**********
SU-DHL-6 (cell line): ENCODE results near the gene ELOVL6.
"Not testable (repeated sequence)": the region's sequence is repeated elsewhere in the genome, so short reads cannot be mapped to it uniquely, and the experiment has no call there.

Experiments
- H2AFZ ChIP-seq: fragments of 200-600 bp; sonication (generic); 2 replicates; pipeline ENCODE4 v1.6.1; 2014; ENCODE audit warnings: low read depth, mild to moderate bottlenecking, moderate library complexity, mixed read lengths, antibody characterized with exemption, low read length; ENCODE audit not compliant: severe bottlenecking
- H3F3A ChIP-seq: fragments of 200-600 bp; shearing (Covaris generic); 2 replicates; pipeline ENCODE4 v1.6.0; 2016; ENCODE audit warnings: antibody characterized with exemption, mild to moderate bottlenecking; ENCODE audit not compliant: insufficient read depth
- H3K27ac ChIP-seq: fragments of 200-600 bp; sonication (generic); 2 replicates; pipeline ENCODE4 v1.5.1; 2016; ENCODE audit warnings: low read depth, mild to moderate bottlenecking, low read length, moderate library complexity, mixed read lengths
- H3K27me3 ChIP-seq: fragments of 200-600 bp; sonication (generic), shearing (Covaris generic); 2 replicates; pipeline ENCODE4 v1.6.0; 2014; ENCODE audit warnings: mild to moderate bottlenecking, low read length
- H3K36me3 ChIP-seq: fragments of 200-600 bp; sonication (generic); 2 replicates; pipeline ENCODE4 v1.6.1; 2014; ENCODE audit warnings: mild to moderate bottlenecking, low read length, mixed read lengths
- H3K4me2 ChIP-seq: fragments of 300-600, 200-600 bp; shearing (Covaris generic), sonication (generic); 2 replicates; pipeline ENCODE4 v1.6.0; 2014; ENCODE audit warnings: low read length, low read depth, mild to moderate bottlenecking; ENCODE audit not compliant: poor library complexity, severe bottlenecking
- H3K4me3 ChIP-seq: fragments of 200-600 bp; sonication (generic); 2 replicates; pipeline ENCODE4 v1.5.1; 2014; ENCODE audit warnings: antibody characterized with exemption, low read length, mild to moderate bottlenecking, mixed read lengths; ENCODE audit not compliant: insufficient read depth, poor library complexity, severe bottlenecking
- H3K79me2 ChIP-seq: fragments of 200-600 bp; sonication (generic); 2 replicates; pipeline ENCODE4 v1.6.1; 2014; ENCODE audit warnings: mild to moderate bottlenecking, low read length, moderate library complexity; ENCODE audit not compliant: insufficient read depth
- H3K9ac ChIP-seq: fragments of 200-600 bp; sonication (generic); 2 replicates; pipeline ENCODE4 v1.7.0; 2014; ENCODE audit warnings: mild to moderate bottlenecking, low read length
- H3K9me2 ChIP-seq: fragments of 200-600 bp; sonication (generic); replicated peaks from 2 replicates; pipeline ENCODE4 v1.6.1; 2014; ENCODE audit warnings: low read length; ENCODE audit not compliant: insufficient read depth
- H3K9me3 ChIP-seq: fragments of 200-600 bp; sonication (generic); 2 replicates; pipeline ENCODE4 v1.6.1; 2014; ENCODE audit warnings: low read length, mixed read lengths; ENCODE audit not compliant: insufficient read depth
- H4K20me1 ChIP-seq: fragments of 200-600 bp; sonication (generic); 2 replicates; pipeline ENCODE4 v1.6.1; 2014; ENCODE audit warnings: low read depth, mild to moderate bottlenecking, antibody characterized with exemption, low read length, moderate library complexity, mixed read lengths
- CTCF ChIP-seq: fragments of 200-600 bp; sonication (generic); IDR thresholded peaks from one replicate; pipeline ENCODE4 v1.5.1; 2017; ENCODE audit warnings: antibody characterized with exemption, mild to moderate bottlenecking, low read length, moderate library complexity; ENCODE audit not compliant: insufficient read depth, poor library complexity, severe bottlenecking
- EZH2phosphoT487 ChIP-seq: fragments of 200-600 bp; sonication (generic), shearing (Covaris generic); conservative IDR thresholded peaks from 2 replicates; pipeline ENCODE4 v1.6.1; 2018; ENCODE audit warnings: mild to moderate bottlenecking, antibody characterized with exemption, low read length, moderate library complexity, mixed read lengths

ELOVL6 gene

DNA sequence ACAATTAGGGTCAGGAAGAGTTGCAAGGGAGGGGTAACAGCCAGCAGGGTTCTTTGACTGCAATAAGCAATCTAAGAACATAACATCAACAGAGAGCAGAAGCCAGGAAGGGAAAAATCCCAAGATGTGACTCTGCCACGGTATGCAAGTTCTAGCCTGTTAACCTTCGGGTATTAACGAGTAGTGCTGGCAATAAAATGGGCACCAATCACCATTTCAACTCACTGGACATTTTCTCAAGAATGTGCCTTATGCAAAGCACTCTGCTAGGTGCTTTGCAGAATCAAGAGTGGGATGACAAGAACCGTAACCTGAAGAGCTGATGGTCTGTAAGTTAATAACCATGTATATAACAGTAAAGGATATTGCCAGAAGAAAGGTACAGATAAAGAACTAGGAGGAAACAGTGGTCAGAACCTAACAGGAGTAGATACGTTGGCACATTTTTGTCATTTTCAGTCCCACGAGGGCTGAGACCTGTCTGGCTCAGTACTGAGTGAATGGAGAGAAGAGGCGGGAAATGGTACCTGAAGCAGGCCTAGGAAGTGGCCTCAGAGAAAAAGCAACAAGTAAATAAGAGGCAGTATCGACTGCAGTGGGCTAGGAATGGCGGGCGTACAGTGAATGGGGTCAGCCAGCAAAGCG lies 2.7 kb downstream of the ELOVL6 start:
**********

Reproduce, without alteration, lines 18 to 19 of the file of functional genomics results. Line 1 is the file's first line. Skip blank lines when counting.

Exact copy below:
ELOVL6 gene

DNA sequence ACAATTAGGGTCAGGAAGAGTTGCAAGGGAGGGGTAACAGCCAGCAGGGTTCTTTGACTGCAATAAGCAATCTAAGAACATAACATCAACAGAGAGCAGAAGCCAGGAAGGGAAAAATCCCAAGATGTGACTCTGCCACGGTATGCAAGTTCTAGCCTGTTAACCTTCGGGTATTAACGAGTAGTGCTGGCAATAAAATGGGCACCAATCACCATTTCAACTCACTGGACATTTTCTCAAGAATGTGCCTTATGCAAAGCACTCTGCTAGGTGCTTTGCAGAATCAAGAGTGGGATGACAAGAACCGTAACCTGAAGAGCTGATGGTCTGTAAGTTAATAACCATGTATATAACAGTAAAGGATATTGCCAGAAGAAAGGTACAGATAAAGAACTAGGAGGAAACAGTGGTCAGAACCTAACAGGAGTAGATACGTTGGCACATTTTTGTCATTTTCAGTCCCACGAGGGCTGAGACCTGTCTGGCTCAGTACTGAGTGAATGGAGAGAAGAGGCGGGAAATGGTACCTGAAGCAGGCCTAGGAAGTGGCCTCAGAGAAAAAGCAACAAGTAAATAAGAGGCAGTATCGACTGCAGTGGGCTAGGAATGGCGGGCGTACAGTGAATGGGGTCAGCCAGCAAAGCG lies 2.7 kb downstream of the ELOVL6 start: